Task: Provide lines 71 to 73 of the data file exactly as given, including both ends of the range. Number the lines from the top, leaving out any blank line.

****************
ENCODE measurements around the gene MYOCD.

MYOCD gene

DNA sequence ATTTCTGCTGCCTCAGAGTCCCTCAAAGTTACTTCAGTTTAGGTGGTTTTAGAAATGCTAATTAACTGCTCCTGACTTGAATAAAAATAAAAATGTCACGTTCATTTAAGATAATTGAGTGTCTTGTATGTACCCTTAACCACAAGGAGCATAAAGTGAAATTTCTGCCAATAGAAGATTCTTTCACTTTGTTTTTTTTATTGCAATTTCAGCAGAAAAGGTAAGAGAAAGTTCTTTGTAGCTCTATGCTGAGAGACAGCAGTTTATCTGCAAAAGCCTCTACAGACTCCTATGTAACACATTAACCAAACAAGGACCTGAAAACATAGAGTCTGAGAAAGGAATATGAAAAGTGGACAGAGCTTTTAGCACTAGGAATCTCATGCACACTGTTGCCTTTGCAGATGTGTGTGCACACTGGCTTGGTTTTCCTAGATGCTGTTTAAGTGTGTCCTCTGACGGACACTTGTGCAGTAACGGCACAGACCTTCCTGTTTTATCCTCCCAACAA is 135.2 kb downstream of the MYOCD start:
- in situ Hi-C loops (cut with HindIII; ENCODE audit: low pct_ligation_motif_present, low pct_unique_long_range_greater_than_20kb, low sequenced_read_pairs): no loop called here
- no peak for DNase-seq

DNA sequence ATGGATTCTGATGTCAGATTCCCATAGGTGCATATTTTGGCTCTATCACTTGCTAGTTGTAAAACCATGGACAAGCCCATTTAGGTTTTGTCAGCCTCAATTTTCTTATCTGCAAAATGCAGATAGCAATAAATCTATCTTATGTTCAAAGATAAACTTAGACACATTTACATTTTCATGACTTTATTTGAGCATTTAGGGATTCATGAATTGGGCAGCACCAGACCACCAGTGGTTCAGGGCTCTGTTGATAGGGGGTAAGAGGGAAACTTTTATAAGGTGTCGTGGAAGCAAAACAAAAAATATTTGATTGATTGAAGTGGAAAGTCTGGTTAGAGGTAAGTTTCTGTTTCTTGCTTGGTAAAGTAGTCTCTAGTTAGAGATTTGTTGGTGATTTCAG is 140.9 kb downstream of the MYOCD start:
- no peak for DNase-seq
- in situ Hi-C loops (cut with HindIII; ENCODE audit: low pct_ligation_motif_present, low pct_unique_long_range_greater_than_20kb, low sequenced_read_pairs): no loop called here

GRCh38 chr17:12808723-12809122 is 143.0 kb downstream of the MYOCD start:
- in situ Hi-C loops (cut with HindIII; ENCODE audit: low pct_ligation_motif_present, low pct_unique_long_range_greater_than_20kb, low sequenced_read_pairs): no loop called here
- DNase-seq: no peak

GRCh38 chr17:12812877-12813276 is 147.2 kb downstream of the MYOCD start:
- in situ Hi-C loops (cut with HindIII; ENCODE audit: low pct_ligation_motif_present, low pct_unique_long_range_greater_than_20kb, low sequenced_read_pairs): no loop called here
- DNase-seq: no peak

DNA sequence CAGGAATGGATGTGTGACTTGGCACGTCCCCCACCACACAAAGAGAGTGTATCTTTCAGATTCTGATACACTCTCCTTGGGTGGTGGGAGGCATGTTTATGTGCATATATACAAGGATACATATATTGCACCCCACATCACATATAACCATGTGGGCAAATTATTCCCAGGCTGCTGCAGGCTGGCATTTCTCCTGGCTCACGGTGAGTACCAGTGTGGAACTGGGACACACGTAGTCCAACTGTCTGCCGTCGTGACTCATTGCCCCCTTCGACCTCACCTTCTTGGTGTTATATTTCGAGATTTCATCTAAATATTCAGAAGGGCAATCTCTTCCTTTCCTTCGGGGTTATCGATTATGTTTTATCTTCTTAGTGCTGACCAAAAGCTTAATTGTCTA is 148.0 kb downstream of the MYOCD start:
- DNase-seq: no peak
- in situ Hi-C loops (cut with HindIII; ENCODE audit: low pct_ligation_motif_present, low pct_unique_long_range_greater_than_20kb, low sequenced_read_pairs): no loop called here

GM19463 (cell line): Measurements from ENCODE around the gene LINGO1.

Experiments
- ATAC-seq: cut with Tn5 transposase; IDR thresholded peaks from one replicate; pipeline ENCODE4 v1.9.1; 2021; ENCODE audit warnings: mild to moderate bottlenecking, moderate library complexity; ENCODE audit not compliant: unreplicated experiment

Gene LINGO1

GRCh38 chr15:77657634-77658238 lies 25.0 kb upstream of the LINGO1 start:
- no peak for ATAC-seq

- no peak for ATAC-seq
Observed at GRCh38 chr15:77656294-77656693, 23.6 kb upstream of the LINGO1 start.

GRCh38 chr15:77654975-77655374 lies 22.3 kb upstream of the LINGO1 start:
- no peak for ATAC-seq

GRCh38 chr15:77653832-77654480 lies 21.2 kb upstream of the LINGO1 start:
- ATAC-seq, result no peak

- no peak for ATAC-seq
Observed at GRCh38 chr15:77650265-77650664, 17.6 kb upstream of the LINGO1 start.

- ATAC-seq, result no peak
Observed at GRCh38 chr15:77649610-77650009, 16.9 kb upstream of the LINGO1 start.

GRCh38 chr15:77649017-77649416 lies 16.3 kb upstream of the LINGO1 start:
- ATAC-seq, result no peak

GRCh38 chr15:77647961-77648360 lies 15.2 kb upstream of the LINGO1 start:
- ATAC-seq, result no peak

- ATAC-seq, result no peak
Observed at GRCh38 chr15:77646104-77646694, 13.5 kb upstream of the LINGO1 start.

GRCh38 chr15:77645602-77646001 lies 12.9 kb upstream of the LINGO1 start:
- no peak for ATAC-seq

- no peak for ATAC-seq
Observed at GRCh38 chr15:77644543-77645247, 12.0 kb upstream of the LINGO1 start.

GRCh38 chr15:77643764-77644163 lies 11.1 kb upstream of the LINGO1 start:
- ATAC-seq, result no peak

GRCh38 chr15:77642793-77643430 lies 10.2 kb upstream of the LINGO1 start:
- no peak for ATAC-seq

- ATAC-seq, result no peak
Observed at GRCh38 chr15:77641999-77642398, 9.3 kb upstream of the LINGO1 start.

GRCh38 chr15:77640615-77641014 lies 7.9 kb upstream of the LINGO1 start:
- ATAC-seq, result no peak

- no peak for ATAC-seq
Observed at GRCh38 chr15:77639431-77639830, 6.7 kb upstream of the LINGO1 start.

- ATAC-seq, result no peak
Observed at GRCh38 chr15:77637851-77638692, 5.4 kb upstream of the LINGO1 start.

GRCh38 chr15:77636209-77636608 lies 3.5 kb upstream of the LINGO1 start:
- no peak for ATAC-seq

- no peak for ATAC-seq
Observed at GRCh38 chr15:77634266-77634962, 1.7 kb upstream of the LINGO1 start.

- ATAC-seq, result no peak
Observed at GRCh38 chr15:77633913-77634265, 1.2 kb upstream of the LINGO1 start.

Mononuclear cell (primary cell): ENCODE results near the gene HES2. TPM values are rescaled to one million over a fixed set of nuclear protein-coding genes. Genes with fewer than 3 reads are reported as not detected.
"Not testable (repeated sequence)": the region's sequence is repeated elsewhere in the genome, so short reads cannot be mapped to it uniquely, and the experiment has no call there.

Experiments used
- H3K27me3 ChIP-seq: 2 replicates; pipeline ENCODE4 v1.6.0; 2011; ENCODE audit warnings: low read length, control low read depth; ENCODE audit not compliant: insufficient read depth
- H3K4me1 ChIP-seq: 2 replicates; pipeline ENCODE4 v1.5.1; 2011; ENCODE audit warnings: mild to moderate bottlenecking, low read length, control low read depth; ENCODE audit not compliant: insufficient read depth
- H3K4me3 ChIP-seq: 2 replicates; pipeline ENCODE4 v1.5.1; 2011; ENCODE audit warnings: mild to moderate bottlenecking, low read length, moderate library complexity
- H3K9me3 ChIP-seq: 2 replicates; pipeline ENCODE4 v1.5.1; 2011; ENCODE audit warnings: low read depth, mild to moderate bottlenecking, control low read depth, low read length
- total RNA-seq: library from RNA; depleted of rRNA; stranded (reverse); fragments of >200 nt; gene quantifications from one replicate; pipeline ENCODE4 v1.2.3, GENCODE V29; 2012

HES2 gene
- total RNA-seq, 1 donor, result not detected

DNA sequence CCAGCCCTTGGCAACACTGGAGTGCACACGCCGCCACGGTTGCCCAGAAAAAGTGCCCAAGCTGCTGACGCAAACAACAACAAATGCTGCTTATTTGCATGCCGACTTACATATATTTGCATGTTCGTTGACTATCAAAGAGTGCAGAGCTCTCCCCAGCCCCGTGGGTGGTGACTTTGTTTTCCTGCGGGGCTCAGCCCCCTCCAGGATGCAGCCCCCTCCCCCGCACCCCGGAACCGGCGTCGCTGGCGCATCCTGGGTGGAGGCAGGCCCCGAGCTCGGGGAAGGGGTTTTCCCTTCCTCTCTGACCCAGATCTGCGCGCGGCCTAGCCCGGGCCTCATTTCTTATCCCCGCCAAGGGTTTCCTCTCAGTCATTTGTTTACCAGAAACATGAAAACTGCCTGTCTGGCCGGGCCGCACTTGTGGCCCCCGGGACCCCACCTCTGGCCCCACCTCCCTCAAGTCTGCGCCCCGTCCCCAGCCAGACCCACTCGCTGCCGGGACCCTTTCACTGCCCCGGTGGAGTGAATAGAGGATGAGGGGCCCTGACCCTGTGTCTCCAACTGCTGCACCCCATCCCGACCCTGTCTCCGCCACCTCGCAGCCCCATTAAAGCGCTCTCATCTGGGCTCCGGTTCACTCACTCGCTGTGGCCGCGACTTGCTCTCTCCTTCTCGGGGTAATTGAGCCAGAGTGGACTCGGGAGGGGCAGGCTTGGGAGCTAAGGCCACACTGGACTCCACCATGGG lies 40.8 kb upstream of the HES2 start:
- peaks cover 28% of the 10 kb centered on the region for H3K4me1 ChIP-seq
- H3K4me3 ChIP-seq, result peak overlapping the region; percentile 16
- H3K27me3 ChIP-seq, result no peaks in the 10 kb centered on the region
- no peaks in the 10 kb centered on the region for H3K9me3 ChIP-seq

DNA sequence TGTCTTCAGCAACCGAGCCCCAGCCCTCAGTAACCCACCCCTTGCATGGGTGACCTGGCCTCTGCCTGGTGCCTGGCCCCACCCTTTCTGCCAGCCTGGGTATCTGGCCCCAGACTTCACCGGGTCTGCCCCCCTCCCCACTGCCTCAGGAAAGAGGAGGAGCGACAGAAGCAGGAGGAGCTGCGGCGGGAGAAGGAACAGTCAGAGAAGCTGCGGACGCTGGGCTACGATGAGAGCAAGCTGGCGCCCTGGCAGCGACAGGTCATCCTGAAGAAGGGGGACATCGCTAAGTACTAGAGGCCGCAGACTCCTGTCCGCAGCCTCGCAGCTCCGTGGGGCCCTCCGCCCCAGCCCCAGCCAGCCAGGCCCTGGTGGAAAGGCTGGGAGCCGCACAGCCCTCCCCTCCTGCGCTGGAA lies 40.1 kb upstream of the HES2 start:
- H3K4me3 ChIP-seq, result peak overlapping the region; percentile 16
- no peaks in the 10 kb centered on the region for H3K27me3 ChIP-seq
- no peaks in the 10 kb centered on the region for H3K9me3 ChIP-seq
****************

- total RNA-seq, 1 donor, result not detected

DNA sequence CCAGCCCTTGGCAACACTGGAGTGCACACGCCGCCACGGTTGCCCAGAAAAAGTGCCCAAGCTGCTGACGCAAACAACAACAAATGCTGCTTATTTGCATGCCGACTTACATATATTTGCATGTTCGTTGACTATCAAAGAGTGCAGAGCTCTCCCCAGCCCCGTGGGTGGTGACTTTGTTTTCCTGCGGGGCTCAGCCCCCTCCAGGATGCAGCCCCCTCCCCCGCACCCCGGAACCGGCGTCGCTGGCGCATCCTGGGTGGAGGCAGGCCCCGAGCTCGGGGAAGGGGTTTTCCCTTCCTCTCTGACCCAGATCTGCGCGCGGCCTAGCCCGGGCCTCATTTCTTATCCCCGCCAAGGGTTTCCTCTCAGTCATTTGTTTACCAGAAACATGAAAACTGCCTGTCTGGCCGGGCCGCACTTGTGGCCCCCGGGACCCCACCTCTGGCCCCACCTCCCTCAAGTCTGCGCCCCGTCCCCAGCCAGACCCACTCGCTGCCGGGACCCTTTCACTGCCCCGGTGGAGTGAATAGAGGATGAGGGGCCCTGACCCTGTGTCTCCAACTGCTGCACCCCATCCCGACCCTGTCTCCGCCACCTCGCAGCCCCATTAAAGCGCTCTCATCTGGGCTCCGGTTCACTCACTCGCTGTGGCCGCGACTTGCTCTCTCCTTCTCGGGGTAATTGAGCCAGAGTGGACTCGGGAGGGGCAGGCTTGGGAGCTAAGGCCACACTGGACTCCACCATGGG lies 40.8 kb upstream of the HES2 start:
- peaks cover 28% of the 10 kb centered on the region for H3K4me1 ChIP-seq